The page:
According to his obituary posted on The Telegraph’s website, he served in the 1st Battalion The King’s Royal Rifle Corps and later in the 1st Motor Training Battalion. He was wounded twice during the Second World War. He helped save his platoon sergeant when he was wounded and led the troops through the rest of their mission that day. His actions led him to receive the Military Cross award. The obituary states, “The citation for the award to him of an MC stated that he had consistently shown courage and steadiness in the handling of any situation, however dangerous, and that his company commander had had to restrain himself from continually employing him when hazardous tasks were to be carried out.”
The dedication Askew showed to his unit he also displayed to his community. Dawson found that he lived in a home called Wellingham House by himself and decided it was too big for just one person. So what did he do? He gave it to a charity for a “peppercorn rent” as Dawson puts it, and it became a place of living for those with learning differences. Askew and his brother, Gerald, owned a lot of property in Ringmer. After Gerald passed, Ian turned the Bentley estate that his brother owned into two semi-detached homes that would be rented to young families with a fixed rent so they could save to buy or rent homes that require a higher cost. These homes are now called the Jubilee Cottages, named after the Queen’s 1977 Silver Jubilee. Dawson said, “He [saw] the difficulties faced by families in need as they languish on the waiting list [for rent fixed homes], and he want[ed] to help them, by allowing them to rent his houses for the same price as a council house (then £100 or so per month) until they reach the top of the list. The cottages [were] managed by the district council until all housing stock [was] sold off. They [were] then placed into a protected trust, managed, to this day by Ringmer parish council.”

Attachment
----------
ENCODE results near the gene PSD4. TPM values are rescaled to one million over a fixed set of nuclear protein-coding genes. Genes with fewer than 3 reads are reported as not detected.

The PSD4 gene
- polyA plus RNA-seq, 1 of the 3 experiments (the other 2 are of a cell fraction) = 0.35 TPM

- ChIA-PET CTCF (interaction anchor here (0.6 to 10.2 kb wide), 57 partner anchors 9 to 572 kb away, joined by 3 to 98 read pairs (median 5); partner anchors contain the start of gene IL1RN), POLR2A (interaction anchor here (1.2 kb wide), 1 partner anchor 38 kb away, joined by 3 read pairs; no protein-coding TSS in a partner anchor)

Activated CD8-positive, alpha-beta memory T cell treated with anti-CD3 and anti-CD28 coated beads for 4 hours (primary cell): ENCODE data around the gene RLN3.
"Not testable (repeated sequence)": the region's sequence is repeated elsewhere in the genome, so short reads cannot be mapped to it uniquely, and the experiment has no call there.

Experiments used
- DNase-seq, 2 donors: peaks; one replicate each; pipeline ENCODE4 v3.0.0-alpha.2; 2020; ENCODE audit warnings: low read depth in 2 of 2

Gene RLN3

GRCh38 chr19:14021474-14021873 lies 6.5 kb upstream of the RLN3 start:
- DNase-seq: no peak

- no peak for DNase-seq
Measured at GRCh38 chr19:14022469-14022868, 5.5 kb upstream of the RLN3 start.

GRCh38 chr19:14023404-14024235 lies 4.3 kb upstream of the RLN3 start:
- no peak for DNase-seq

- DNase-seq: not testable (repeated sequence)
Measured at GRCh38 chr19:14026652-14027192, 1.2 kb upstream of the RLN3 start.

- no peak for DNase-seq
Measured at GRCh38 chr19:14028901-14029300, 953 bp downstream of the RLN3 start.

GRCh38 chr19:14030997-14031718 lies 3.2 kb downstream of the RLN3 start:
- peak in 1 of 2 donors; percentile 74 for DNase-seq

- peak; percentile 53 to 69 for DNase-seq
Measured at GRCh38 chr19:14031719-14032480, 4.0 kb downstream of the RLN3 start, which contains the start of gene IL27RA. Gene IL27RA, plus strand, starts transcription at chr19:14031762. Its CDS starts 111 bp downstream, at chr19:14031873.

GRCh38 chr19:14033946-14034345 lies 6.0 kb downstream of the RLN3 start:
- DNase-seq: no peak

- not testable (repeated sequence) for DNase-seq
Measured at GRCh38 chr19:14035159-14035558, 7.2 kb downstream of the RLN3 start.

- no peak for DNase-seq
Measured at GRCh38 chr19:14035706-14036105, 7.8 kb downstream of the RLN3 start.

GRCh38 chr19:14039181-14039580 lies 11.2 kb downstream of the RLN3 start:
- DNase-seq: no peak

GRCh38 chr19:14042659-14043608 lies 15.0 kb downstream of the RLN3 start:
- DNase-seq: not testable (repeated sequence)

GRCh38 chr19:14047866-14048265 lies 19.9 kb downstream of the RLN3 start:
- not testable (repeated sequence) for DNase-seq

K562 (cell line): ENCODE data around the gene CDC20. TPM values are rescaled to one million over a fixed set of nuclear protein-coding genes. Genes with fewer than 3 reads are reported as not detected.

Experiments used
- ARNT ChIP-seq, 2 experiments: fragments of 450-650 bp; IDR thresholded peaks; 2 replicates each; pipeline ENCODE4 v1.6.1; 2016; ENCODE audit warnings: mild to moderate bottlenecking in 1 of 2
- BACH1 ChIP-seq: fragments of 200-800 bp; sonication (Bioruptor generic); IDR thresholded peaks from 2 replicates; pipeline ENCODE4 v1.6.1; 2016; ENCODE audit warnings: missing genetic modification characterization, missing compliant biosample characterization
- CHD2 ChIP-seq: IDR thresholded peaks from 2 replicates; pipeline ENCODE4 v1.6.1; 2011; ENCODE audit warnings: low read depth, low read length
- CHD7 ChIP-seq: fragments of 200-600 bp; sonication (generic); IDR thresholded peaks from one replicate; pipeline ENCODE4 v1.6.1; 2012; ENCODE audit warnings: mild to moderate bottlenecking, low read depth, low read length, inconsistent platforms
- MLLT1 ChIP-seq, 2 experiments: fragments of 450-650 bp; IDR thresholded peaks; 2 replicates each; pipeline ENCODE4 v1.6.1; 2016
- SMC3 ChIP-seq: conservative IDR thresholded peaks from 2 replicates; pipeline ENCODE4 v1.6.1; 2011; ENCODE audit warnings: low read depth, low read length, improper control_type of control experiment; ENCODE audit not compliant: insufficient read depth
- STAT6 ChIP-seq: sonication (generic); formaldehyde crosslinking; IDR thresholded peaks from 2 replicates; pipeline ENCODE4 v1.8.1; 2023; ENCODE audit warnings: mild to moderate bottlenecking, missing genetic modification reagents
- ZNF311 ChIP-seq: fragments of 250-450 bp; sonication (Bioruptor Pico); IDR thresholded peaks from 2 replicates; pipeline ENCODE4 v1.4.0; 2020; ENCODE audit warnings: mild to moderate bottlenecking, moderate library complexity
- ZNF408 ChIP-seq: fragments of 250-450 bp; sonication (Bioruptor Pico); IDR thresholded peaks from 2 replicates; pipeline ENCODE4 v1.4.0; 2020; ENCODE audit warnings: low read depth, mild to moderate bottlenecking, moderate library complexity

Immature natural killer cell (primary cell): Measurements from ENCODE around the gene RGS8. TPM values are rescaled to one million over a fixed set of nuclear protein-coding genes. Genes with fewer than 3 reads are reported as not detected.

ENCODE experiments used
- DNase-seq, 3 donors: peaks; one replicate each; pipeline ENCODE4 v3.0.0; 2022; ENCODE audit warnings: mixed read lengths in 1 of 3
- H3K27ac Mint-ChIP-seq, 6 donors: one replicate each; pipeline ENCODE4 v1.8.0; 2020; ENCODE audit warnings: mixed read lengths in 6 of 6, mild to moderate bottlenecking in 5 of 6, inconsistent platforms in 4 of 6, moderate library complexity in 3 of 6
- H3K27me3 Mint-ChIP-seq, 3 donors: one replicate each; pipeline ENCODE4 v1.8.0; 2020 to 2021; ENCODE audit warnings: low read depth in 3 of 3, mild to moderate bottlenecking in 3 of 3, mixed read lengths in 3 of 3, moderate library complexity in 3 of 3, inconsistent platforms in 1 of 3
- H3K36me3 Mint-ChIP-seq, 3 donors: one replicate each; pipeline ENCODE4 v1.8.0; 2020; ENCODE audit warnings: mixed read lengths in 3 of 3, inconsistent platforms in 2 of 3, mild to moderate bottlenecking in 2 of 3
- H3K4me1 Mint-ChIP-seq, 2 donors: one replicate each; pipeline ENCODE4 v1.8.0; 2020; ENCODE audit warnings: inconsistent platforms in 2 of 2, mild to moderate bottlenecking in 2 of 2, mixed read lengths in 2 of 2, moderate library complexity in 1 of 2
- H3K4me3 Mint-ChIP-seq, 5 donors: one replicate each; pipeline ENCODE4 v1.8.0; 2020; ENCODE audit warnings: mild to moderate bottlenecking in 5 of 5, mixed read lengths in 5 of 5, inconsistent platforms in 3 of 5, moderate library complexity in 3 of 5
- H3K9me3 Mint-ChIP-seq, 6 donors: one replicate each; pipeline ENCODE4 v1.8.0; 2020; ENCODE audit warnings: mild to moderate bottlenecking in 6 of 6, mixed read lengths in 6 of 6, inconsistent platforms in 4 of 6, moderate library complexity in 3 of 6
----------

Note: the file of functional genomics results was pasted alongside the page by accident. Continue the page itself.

All of that took place in 1977. The agreement Askew had with the council has been well honored since. She goes on to say, “The houses are now rented out for three years, not two, as they were in the past, and though the rent appears to have tripled to £300 it has actually halved in real terms. Families apply to the parish, outlining their circumstances and their connection to the area. Many use the opportunity to save up for a deposit to get a foot on the precarious housing ladder.”
The cottages are well maintained and even include a plaque celebrating Askew’s gift to the area. The area is notorious for being highly priced with few homes available for purchase or rent. Many people have to move at least 20 miles away which usually takes them away from families and jobs. For those of us who live in the United States and other areas might see this as simply annoying but for an island, this is a big deal. I honestly struggle to understand what this means in “Texas terms” so I think it must be what it feels like to move 60+ miles away, making you drive an hour or more to get to your job or see family. That is difficult and immediately makes any visits or travels a day’s consideration instead of a quick trip. And if there is anything our societies value now are quick trips.
Dawson was able to track down some people who lived in the Jubilee estates and learned what it meant to them. They told her, “We were so grateful for the cottage and the generosity of the Askew family and the parish. It enabled us to start our married life without the strain of money worries, staying close to our families in an otherwise unaffordable location. Being at Jubilee enabled us to start our own business, as well as prepare for a family of our own, saving for a deposit for our first home where we now live. None of that would have been possible without this legacy.”